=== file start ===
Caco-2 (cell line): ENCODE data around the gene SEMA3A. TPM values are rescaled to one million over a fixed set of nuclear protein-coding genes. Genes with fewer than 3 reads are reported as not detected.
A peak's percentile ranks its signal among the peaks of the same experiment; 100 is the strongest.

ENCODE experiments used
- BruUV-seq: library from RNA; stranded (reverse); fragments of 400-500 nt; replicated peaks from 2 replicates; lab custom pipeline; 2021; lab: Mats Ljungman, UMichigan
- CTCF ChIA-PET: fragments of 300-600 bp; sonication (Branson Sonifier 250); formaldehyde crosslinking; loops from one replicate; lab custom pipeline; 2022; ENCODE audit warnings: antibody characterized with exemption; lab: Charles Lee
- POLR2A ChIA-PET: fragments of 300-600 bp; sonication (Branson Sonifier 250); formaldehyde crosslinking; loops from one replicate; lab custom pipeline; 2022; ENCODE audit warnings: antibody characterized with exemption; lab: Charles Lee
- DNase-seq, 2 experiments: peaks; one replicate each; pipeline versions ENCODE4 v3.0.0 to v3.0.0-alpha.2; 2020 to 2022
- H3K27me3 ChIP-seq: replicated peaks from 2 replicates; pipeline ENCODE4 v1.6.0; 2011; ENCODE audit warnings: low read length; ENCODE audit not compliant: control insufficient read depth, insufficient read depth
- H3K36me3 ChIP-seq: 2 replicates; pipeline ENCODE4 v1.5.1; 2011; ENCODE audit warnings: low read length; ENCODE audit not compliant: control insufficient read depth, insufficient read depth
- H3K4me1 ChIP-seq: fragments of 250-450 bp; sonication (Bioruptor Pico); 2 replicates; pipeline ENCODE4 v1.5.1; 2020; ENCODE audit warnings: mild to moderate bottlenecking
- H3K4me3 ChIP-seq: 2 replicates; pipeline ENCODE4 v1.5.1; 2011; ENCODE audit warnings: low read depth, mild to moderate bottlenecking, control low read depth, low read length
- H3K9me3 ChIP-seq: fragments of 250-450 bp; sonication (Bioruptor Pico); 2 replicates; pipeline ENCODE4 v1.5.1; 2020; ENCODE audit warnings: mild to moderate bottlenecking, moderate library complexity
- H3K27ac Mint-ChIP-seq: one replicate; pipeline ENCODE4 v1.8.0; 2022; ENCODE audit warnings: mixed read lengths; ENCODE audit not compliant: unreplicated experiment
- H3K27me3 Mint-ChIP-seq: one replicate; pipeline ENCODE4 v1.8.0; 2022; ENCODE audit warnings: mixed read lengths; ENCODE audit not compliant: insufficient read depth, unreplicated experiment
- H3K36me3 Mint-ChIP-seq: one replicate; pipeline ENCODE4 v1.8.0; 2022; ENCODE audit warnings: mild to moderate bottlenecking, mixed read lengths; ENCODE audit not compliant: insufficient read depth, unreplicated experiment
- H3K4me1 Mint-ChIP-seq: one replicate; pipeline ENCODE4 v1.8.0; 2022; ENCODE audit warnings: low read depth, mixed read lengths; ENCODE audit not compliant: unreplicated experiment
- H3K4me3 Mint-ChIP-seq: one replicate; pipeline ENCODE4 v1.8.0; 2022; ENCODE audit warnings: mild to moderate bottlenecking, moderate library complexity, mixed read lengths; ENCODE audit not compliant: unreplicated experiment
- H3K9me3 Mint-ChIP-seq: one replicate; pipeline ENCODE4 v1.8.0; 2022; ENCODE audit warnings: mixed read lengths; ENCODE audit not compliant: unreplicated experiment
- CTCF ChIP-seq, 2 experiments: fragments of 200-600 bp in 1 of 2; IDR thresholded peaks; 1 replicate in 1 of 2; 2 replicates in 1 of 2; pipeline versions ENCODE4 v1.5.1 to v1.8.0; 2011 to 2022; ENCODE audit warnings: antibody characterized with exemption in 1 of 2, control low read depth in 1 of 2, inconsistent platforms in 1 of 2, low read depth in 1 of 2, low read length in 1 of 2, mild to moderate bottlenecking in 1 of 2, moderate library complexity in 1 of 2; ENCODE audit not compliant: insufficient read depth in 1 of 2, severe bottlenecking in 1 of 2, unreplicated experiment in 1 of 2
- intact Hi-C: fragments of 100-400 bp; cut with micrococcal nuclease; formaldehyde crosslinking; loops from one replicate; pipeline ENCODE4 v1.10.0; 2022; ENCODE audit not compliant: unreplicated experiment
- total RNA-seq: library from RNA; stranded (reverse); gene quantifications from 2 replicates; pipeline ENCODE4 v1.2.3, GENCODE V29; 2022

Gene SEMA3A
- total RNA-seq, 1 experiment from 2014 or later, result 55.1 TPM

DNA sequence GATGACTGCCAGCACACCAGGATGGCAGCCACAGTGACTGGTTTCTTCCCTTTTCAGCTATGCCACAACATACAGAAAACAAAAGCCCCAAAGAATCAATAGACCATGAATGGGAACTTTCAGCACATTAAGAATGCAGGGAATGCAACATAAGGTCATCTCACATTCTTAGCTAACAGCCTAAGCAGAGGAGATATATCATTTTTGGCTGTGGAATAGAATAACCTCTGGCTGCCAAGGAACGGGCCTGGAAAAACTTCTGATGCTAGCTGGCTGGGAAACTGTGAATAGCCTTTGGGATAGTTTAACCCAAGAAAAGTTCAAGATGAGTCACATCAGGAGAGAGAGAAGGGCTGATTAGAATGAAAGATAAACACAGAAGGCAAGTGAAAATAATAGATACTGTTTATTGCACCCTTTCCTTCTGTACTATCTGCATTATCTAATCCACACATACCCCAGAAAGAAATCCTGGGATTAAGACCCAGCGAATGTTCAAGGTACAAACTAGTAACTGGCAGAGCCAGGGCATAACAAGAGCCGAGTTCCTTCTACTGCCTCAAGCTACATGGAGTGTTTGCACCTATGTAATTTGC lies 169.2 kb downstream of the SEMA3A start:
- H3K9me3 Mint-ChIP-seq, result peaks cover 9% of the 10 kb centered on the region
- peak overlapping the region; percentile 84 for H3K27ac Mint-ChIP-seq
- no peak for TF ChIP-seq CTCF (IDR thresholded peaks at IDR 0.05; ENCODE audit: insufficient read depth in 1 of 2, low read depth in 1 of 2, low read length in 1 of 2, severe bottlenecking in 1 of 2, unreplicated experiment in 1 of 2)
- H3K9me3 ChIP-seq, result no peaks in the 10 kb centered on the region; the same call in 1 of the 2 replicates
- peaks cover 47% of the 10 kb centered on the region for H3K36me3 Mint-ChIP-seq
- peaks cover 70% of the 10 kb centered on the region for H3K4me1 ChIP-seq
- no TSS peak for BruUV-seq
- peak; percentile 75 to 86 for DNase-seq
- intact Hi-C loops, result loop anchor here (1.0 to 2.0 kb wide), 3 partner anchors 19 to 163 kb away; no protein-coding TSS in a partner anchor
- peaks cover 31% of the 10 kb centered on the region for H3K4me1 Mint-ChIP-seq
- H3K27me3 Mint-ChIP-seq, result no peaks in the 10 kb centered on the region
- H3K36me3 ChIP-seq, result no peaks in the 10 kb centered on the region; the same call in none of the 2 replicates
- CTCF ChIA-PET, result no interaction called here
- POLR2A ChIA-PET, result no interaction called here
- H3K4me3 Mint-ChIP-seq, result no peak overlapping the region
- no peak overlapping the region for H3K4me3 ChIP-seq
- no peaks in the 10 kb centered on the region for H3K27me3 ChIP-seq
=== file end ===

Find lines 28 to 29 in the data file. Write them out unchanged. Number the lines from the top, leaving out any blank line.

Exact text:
- H3K9me3 ChIP-seq, result no peaks in the 10 kb centered on the region; the same call in 1 of the 2 replicates
- peaks cover 47% of the 10 kb centered on the region for H3K36me3 Mint-ChIP-seq